About this blog: Discussing religion, spirituality and values. About the writers: Amy Umble is the religion reporter for The Free Lance-Star. Janet Marshall is the religion editor for The Free Lance-Star.
God’s Vengeance and Disabilities
Recently, Virginia Del. Robert G. Marshall made comments that angered the disability community. Speaking at an event protesting Planned Parenthood, Marshall linked children with disabilities to punishment from God. He noted that mothers who abort their first pregnancy often have birth defects and low birth weights in subsequent pregnancies. And he quoted the Old Testament which says the first-born is sacred.
He has since apologized and said his comments were taken out of context. But around the state, parents of children with disabilities are bristling at the notion that their children are considered part of God’s vengeance. One Stafford father, who has an adult son with Down Syndrome, wrote, "When our son was given to us, we also questioned God. But, after over 50 years we realize that our son was a blessing to our family."
I know what he means. Probably every parent who believes in God and who has a child with a disability at some point asks, "Why?" And at some point, some well-meaning fellow believer has given some of the standard answers: That God gives special kids to special parents. That if you have faith, God will heal the disability. And, yes, some will tell you that God gave you this challenge as a punishment or as a test of your faith.
About 11 years ago, I learned that my first-born son has a severe form of autism. I didn’t actually question God. I had total faith that if God gave me the challenge, it was for my own good. A year later, doctors gave us the devastating news that our second son also has autism. I didn’t just question God. I raged at him for weeks, screaming and cursing. After all, it wasn’t fair.
And then I discovered a passage in the New Testament. I’d read it 100 times, but it didn’t mean much to me before. In John 9, the disciples encounter a blind man and ask Jesus, "Who sinned, this man or his parents, that he was born blind?"
It was the common thinking of the day. Any disability or suffering must be the result of sin. And Jesus blew their minds. "Neither this man nor his parents sinned," said Jesus, "but this happened so that the work of God might be displayed in his life."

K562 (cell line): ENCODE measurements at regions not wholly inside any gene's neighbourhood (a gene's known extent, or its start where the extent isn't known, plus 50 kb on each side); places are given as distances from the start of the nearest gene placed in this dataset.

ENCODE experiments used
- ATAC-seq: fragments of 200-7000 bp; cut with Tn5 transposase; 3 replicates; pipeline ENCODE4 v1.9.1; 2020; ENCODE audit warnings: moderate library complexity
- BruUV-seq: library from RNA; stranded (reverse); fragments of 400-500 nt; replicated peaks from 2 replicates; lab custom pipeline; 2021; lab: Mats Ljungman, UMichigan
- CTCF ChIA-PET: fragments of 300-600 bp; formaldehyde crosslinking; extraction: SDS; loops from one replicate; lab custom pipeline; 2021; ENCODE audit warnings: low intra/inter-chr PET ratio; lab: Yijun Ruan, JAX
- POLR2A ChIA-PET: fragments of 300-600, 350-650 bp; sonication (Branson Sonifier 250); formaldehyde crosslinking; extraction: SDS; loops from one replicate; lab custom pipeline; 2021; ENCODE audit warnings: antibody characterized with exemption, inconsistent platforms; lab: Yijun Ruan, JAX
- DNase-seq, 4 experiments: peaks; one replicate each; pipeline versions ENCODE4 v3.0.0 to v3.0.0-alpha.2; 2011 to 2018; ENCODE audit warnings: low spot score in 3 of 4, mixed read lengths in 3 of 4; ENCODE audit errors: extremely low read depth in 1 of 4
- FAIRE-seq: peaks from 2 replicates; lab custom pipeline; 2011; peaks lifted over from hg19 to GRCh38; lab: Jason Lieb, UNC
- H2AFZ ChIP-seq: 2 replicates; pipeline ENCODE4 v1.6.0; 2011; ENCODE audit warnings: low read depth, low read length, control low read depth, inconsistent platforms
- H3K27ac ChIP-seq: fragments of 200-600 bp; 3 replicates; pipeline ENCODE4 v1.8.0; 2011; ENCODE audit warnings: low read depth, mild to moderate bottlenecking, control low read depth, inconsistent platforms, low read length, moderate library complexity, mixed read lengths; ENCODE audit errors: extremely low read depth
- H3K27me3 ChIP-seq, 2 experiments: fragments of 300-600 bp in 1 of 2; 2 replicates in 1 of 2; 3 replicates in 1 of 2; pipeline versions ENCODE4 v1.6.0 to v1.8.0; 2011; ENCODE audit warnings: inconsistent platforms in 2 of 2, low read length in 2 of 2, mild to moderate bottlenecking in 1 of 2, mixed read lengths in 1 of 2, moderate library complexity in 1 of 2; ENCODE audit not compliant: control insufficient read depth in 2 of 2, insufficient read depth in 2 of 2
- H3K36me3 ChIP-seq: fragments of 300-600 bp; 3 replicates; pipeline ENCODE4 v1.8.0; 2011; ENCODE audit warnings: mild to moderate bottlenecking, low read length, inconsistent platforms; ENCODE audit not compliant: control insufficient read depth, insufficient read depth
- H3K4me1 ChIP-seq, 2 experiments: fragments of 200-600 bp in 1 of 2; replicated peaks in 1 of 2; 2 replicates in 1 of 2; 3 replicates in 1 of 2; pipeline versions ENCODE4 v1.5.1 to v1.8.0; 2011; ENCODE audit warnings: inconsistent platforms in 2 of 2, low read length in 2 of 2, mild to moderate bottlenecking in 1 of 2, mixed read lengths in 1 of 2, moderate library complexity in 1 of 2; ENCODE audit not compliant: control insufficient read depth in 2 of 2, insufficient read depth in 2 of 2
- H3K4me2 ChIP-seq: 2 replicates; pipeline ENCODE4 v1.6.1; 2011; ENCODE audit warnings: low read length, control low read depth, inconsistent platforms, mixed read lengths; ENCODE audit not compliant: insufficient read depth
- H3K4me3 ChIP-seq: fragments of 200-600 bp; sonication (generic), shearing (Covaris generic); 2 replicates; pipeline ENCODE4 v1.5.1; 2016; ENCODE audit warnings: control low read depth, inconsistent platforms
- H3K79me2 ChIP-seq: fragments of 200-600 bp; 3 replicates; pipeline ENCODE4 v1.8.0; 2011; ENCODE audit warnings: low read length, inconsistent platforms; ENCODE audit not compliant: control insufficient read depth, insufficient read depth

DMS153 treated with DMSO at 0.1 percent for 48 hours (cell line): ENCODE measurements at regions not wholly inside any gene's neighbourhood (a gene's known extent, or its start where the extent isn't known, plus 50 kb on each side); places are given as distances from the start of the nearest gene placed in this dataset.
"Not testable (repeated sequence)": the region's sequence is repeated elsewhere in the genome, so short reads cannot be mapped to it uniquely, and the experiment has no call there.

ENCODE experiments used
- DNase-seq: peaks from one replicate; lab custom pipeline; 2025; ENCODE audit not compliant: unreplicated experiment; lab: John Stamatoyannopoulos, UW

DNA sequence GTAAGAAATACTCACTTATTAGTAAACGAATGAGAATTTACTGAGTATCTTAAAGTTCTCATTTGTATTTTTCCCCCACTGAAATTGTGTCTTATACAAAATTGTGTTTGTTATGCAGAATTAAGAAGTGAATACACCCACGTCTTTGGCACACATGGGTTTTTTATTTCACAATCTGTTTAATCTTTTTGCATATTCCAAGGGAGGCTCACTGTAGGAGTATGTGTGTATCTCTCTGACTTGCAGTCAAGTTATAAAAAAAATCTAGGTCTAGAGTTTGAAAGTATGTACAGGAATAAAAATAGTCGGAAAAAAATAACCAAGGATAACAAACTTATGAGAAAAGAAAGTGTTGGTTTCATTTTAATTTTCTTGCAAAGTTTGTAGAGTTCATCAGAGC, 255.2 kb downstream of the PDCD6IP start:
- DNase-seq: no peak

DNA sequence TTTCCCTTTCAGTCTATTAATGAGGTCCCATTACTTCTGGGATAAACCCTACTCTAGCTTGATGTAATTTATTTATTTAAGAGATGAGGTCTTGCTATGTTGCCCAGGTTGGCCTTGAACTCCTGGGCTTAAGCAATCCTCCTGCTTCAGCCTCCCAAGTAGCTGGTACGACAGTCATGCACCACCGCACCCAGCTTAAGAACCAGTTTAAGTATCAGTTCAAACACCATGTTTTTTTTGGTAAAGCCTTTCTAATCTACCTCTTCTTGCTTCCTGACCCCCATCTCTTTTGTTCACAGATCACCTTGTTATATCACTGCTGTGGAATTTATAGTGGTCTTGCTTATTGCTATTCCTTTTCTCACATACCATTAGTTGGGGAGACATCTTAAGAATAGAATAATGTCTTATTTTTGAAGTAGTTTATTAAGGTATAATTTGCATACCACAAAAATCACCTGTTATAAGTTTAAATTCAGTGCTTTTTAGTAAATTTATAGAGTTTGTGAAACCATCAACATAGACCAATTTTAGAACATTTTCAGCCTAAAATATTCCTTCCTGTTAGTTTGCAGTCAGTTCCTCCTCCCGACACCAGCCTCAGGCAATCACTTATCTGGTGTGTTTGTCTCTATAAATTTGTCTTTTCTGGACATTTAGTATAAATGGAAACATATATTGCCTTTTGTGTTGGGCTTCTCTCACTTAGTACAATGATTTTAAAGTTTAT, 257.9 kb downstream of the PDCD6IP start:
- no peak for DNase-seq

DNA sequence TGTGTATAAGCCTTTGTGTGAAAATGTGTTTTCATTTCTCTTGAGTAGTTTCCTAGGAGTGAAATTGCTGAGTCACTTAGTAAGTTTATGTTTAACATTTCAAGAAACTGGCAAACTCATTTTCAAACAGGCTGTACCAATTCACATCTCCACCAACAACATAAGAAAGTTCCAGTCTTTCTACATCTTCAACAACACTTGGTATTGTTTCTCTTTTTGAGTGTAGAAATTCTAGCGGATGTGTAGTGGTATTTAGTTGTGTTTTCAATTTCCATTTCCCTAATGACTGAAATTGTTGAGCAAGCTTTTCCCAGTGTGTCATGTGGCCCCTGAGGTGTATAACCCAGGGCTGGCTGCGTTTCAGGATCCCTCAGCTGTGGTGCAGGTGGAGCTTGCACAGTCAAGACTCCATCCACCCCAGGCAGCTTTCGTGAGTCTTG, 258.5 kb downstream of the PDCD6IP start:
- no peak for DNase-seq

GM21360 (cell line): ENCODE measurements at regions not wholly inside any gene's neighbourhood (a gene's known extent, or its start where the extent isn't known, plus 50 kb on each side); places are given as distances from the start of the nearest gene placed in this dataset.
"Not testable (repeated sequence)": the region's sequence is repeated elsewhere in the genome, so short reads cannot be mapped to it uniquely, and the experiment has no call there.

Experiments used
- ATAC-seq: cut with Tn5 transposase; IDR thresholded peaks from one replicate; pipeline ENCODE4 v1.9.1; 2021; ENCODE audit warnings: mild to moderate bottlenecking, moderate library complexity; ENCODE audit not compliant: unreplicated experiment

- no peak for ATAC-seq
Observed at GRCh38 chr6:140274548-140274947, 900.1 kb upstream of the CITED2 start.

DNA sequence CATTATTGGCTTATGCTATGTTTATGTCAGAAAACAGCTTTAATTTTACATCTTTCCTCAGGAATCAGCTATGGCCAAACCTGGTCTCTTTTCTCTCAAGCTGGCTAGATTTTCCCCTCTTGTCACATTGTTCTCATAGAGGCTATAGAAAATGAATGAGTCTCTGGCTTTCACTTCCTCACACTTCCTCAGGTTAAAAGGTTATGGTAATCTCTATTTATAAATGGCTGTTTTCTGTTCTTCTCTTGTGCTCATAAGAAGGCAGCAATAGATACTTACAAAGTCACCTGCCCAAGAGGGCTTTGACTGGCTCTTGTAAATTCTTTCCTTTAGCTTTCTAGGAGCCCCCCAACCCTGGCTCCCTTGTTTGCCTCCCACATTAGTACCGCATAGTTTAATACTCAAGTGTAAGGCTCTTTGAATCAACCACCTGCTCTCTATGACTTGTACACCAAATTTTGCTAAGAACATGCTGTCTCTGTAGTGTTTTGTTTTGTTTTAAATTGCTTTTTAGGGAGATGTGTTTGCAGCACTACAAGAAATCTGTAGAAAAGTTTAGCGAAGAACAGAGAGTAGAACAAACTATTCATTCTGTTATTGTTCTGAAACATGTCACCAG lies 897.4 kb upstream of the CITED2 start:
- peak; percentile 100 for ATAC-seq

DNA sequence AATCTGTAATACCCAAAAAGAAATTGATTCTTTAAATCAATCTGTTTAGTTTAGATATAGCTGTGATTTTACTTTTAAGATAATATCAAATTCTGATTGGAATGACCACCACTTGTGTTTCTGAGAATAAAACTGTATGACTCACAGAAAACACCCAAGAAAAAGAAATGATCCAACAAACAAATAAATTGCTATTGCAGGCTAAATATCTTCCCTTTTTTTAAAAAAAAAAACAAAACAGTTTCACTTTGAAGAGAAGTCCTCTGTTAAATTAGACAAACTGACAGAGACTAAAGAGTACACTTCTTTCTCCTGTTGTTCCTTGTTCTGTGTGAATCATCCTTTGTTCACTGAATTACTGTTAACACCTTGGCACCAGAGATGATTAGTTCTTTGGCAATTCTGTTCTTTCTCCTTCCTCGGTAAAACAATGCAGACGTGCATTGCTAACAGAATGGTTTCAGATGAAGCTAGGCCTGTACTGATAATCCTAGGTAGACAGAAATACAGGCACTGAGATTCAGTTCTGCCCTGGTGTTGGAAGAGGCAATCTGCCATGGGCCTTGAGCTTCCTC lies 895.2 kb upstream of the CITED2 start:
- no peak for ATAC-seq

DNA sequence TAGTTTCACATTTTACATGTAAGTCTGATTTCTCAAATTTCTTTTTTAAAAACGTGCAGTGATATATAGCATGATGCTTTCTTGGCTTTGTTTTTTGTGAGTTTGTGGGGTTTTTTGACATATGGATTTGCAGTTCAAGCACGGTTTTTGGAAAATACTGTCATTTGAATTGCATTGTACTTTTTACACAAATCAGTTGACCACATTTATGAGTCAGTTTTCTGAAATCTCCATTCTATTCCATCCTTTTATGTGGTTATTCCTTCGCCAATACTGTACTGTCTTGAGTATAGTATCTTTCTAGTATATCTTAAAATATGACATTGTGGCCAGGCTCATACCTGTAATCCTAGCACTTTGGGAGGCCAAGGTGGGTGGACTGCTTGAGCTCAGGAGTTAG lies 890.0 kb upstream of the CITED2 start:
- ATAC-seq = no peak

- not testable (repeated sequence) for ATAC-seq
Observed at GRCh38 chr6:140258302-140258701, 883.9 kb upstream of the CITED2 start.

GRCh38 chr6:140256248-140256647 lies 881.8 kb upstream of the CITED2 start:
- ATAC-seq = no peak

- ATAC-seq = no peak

That is exactly what the Stafford dad is talking about. It is really, really hard to raise a kid with a disability. Some days, it is easy to see this life as a punishment from God. But there are so many other moments. Times when I absolutely see the work of God.
Del. Robin A. Abbott echoed that sentiment when she recently responded to Marshall’s comments. She spoke to the House on her son’s 30th birthday, and she told them that Nicholas is severely disabled. So disabled that doctors first thought he would never walk, talk or know his mother.
She said, "It was not at all easy to hear the words about our child and even more, it was torture to have to give up the dreams we had for him – dreams of activities together, learning together, school, sports, friends, hobbies, career – in short, all the dreams each of you has had for your children."
Abbott continued to tell the House how it took five years to teach Nicholas to play patty cake. That he sat up just after his second birthday, an accomplishment that made Nicholas grin and his mom burst into tears.
The family was able to get a Medicaid waiver for Nicholas, so that he could be taken care of during the day. Abbott describes how for the first time in 24 years, she could go to the store for milk and not worry about who was taking care of her son.
She described not only the accomplishments Nicholas has made but also listed the way he’s changed his family’s life:
"But his greatest accomplishments, for which he will never know are:
. Teaching me patience
. Teaching me to love, unconditionally
. Teaching me to understand the importance of stopping and smelling the roses on my life’s journey
. Giving me the courage to be his voice – to fight his battles, and to fight for what is right
. In sum, suffice it to say that for a child who has never spoken a single word, he has taught me more than any professor or other person ever will. He is truly the wind beneath my wings."